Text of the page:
Trade-in and resell your disc-based games: Today, some gamers choose to sell their old disc-based games back for cash and credit. We designed Xbox One so game publishers can enable you to trade in your games at participating retailers. Microsoft does not charge a platform fee to retailers, publishers, or consumers for enabling transfer of these games.

http://news.xbox.com/2013/06/license

TomWiley:

SeventhSigil:

TomWiley:

That's not entirely true, is it? Microsoft never planned to "kill" the used market. Quite the opposite, they planned to give players the right to sell any game they bough, but they would offer this service digitally as well, and make sure a small percentage of each sell goes to the developer.

This in turn would convince developers to stop messing around with online passes, DLC, micro-transactions and their own on-disc DRM to stop used games. Why would they when they can actually make money on used games as well? I wouldn't call that "killing" the used market. If anything, that's saving it.

Oh, did I mention that Microsoft would enable the system for developers, retailers and consumers, without adding any fees of their own?

Seems like few people knew how Microsoft's original policies actually worked. I admit they are complicated and Microsoft did a piss-poor job of communicating the advantages, but most of their policies weren't anywhere near as restrictive as gamers seemed to assume they were.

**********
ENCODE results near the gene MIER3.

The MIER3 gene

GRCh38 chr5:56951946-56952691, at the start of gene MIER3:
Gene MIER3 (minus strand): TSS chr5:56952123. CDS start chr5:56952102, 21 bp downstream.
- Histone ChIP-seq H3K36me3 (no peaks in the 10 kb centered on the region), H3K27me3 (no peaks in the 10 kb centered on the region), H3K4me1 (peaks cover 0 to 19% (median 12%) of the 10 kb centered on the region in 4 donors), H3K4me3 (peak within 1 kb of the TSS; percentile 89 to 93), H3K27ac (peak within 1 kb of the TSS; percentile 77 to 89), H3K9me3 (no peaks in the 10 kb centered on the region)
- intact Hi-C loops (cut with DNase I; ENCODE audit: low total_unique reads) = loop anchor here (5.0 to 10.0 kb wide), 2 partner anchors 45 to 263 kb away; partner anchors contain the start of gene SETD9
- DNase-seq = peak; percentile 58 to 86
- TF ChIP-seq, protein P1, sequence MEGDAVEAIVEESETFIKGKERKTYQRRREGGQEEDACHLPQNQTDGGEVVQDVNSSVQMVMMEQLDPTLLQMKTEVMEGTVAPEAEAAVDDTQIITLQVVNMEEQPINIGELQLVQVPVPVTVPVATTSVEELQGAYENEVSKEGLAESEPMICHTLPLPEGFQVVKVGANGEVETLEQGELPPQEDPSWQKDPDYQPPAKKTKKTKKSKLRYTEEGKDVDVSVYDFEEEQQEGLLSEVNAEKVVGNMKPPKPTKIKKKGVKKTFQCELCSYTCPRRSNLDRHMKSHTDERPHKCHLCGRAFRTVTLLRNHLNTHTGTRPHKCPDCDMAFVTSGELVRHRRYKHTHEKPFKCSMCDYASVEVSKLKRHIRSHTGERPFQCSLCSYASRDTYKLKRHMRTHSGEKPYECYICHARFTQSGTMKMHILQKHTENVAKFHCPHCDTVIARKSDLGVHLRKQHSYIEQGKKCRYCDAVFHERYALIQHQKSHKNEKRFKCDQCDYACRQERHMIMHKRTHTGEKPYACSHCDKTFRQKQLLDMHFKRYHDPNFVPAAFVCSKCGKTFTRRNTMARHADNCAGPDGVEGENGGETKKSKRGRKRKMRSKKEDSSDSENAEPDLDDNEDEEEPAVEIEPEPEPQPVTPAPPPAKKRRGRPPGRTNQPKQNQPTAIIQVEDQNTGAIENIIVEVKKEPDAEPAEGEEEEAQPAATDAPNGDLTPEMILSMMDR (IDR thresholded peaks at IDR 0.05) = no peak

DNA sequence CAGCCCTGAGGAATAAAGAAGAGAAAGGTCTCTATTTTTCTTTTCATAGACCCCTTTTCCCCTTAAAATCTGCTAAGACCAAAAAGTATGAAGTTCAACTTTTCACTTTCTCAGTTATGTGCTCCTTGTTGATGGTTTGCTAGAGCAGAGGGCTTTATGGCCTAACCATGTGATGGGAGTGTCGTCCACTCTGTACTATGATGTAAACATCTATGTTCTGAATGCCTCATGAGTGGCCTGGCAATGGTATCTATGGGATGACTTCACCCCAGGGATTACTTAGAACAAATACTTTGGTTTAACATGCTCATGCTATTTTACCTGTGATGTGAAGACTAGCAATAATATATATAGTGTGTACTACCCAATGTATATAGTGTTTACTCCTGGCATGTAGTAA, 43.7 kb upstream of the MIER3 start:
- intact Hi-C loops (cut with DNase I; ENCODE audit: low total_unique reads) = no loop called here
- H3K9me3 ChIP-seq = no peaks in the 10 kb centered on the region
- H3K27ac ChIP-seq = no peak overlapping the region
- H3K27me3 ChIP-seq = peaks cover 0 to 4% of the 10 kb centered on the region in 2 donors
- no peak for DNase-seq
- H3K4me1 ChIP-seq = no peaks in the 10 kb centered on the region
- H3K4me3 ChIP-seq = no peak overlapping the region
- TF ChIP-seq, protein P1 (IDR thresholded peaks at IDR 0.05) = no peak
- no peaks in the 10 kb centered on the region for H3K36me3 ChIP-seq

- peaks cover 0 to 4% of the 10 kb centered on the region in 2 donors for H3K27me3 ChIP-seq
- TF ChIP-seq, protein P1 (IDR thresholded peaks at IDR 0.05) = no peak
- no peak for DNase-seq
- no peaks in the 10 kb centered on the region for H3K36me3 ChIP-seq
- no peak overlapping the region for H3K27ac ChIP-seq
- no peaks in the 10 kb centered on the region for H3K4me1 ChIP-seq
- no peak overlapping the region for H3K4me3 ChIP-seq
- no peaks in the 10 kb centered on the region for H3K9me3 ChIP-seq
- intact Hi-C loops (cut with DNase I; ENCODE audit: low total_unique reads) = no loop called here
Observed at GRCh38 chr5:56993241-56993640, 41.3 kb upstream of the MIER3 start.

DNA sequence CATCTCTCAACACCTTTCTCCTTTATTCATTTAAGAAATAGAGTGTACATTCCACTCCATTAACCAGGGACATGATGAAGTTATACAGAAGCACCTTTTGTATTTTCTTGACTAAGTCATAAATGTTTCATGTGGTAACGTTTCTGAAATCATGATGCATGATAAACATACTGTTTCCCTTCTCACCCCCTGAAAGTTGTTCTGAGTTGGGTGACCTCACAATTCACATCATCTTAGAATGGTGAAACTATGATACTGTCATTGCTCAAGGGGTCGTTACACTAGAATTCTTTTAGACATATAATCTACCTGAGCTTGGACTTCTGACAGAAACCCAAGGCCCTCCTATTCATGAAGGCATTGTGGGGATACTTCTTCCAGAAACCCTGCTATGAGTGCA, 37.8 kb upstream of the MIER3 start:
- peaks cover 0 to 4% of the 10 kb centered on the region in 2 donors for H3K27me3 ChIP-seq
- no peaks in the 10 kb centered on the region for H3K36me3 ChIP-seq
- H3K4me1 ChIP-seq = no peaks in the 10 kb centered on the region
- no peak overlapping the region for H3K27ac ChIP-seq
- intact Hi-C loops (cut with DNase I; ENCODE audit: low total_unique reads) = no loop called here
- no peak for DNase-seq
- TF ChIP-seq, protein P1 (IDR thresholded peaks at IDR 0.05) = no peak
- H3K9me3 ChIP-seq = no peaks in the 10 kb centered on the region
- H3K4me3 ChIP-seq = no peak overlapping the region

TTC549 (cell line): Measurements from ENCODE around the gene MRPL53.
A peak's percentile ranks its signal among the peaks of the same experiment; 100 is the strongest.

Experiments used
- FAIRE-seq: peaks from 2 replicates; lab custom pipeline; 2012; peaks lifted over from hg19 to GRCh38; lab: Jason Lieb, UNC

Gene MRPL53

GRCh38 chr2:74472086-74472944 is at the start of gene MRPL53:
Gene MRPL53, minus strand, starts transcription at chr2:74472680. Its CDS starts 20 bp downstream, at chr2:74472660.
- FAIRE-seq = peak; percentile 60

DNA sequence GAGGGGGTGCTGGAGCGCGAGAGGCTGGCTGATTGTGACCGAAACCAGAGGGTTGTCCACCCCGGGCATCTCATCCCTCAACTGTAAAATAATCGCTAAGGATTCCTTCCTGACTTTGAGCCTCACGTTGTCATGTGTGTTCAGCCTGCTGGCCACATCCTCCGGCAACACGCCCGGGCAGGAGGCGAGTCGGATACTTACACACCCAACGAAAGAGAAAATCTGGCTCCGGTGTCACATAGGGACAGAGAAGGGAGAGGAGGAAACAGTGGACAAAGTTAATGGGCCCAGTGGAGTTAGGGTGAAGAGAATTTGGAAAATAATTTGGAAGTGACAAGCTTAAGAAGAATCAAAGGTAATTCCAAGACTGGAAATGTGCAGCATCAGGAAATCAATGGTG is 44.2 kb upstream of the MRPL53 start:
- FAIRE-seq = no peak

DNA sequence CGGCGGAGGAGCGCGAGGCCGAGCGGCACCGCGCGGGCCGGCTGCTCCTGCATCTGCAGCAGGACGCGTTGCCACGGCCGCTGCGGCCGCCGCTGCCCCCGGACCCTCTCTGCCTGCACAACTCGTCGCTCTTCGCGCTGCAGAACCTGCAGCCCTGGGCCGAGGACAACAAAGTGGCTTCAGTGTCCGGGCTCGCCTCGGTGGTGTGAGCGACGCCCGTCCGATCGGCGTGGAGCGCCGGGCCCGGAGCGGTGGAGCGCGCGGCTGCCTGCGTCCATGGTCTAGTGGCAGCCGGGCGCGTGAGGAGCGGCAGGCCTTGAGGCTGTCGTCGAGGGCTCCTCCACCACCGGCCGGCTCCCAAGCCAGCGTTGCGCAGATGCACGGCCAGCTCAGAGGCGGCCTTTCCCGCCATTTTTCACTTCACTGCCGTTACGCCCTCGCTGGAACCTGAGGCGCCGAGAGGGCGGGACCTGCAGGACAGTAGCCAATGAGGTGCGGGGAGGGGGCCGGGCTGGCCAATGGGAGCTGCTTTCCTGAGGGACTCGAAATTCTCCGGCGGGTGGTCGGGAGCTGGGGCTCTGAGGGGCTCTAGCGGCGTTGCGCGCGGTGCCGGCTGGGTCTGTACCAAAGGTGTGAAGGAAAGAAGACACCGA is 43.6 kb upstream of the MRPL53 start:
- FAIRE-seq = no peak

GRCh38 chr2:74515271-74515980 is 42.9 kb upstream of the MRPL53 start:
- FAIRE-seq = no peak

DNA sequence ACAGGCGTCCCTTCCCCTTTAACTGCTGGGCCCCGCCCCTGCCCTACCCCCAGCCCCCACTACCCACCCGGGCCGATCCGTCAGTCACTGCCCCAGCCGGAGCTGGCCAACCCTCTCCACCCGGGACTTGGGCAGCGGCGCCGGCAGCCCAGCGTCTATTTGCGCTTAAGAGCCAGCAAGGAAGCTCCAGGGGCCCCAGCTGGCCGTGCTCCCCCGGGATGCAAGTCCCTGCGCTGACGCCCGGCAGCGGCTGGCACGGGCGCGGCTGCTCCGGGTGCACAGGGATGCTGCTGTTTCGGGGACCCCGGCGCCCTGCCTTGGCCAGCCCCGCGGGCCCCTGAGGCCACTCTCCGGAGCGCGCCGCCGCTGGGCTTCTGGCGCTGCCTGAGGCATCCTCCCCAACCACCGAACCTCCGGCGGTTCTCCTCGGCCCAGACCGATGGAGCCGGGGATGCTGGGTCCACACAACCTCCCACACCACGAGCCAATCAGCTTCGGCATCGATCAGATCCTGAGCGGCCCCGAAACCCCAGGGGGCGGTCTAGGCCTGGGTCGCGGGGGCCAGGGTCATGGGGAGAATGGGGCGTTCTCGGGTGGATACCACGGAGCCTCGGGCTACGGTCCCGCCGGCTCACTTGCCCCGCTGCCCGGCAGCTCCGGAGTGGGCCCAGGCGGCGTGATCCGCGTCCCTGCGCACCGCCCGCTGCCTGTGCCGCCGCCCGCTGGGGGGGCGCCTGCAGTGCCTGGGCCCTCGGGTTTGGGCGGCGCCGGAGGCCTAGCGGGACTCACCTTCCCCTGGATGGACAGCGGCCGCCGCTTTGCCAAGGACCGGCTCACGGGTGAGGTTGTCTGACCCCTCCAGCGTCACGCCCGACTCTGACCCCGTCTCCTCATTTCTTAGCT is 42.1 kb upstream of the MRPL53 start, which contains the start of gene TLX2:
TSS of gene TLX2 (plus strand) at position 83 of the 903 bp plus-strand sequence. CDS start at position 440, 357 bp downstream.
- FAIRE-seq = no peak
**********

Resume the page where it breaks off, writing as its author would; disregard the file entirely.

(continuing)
Tom, I'm legitimately curious about the first point you made, do you have a link to where they discussed their plans to create a used digital marketplace? The last time I had found any details about their plans, it has mostly been some nonspecific hints about how, sometime eventually in the future, The transfer to fully digital could lead to different forms of liscencing. But the interviews I found that even mentioned it never really went into anything specific, nothing about selling used digital titles at least, and any remote possibilities about what could be done weren't mentioned by Microsoft, but were suggestions by whatever media outlet was reporting at the time. I do grant, though, most of the interviews I found where directly in the wake of all the backlash, before they made the reversals.

You are probably right about that actually. I remember watching an interview where they spoke about a digital used games hub with participating retailers, but now I can't even find it. It's not factual to say it was planned to be digital, but I certainly think that Microsoft would have, and might still, want to implement some kind of online-based used games system.

Anyway, everything else I said about it is indeed true; Microsoft's Xbox One did allow for used games via official platforms such as Gamestop, without adding any fees of their own. It just wouldn't be digital.

Trade-in and resell your disc-based games: Today, some gamers choose to sell their old disc-based games back for cash and credit. We designed Xbox One so game publishers can enable you to trade in your games at participating retailers. Microsoft does not charge a platform fee to retailers, publishers, or consumers for enabling transfer of these games.